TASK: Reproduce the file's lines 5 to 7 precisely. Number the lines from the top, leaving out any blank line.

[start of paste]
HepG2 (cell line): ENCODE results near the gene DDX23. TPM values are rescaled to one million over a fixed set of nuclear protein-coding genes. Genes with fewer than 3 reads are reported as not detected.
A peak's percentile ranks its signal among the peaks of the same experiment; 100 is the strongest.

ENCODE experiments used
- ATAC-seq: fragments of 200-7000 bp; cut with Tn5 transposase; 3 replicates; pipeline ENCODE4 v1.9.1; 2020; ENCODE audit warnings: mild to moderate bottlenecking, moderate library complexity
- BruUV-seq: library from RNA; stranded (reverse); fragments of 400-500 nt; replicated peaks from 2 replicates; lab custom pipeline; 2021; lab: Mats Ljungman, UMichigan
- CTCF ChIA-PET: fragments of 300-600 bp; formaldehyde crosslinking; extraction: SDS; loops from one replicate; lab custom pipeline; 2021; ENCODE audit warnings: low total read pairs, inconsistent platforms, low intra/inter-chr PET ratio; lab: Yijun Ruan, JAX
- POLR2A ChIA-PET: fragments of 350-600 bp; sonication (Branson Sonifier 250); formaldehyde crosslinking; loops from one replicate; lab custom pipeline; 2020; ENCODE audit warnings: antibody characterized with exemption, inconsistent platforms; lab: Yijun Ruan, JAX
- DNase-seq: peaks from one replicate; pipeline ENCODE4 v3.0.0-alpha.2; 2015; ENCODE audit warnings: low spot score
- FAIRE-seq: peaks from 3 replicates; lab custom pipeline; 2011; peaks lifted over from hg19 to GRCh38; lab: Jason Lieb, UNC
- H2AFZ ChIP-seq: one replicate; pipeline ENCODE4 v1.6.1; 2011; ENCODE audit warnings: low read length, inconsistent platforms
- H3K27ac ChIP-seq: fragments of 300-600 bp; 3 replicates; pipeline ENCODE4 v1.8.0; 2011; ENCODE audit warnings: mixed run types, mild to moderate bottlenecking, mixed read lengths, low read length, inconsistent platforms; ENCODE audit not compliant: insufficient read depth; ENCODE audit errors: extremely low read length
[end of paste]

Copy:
- BruUV-seq: library from RNA; stranded (reverse); fragments of 400-500 nt; replicated peaks from 2 replicates; lab custom pipeline; 2021; lab: Mats Ljungman, UMichigan
- CTCF ChIA-PET: fragments of 300-600 bp; formaldehyde crosslinking; extraction: SDS; loops from one replicate; lab custom pipeline; 2021; ENCODE audit warnings: low total read pairs, inconsistent platforms, low intra/inter-chr PET ratio; lab: Yijun Ruan, JAX
- POLR2A ChIA-PET: fragments of 350-600 bp; sonication (Branson Sonifier 250); formaldehyde crosslinking; loops from one replicate; lab custom pipeline; 2020; ENCODE audit warnings: antibody characterized with exemption, inconsistent platforms; lab: Yijun Ruan, JAX